My father-in-law resided at Washington Gardens Memory Care from January 2015 through October 2016. We chose Washington Gardens because it was new, clean, had large private rooms, and seemed well-designed.
Soon after we moved my father-in-law in, the executive director left and the office manager was promoted to that position. Throughout our time at Washington Gardens the office manager, turned new executive director, exhibited incompetence combined with a shocking lack of understanding about dementia, which trickled down to the entire organization.
For example, repetitive behaviors are a very common part of dementia; my father-in-law began clapping loudly. Although annoying, it was not harming anyone. Rather than addressing the clapping, Washington Gardens claimed the behavior was unmanageable and threatened to kick him out if we, the family, didn’t figure out a solution. We provided several easy, common sense solutions and the problem was dealt with. Washington Gardens staff should have been able to come up with solutions and manage this on their own. This is only one of many examples of an instance in which administrative staff was incompetent, unhelpful, and threatening.
On several occasions when I was visiting I found prescription pills lying on tables, couches, or the floor that patients or the med aides had dropped. This is obviously a significant risk, both to the patients who were clearly not receiving their medication, and to the other residents who could have easily found and taken it. There is no reason for this to ever happen; that I found pills lying around multiple times is inexcusable and extremely dangerous.
On one occasion when I was at the facility another resident was wandering the hall covered in feces; it was very obvious by the smell and sight. It was not addressed and she was left to wander. After approximately 10-15 minutes I went to find a staff member to clean her up but could not find anyone.
Staff/caregivers not being present on the floor was a recurring problem. When they were present, they at times could be found chatting together away from the residents or looking at their phones. Caregivers made very little effort to engage my father-in-law in activities. He received bare minimum care, and staff did not at all seem to know or like him. This was a stark contrast to his previous facility, where he was clearly well-known and well-liked.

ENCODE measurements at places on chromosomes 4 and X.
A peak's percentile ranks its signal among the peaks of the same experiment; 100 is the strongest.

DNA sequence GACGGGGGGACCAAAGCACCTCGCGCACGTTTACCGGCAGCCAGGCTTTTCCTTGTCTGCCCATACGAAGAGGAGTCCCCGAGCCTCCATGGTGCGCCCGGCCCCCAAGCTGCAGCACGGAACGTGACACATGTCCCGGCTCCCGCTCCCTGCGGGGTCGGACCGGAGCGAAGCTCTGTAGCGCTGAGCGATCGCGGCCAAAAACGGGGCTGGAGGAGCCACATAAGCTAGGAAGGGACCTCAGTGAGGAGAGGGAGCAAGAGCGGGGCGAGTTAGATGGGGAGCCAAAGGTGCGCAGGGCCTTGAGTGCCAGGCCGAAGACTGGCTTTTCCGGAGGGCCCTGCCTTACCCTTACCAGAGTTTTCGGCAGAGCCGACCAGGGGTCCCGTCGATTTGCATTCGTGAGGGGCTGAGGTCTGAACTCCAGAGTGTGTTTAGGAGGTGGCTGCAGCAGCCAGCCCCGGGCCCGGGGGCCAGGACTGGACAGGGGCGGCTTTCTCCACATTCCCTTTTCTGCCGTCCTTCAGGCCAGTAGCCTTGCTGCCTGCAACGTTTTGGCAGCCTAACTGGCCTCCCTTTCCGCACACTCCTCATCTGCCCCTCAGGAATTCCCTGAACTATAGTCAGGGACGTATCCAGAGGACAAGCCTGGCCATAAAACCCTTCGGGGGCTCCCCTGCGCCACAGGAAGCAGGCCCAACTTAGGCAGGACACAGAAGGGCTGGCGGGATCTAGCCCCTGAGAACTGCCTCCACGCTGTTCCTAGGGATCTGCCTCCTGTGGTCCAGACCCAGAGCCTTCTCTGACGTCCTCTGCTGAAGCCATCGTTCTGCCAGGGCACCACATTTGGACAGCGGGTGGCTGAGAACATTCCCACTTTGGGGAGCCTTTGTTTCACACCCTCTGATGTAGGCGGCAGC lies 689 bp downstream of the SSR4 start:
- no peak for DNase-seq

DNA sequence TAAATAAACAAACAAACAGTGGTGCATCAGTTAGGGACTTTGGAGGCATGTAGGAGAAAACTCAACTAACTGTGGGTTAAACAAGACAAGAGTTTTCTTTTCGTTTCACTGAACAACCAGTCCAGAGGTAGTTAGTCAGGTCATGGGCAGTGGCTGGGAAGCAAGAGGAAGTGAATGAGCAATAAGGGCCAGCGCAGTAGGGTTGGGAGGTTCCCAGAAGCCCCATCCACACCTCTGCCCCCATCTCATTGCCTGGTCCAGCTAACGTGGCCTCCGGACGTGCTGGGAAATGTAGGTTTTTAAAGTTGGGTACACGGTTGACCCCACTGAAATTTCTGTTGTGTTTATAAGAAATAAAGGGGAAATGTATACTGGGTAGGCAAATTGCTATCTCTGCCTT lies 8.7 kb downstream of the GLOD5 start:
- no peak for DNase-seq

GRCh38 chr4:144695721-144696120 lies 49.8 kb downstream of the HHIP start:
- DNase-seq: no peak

As his disease progressed my father-in-law often wet his bed. We brought this up repeatedly with the Washington Gardens executive director, director of the care staff and the caregivers. Over and over again we went to visit and found him sitting in soiled clothing, and his bed made even though it was soaked in urine. Staff did not check his bed in the morning to see if bedding needed to be changed, and put him to bed at night in urine-soaked sheets unless we were there to check.
Family is to be notified of health issues, and especially of any need for hospital visits. My father-in-law was sent via ambulance to the emergency room, though we had no notification that there were any significant problems leading up to this. We were not notified until half an hour after he arrived at the hospital. Several hours after arriving at the ER he died.
After his sudden death we had to contact Washington Gardens regarding an unresolved financial matter. Despite the executive director's claim that the issue would be resolved within a week or so, more than a month later we had not heard from them.
There are good, caring, clean, safe memory care facilities in the Portland area. Washington Gardens is not one of them and should be avoided at all costs.
Hi, thank you for bringing this matter to our attention. If you'd be willing, Elizabeth Simon would like to speak with you to discuss ways to improve your experience with Washington Gardens moving forward. Thank you for your input, and we hope to hear from you soon.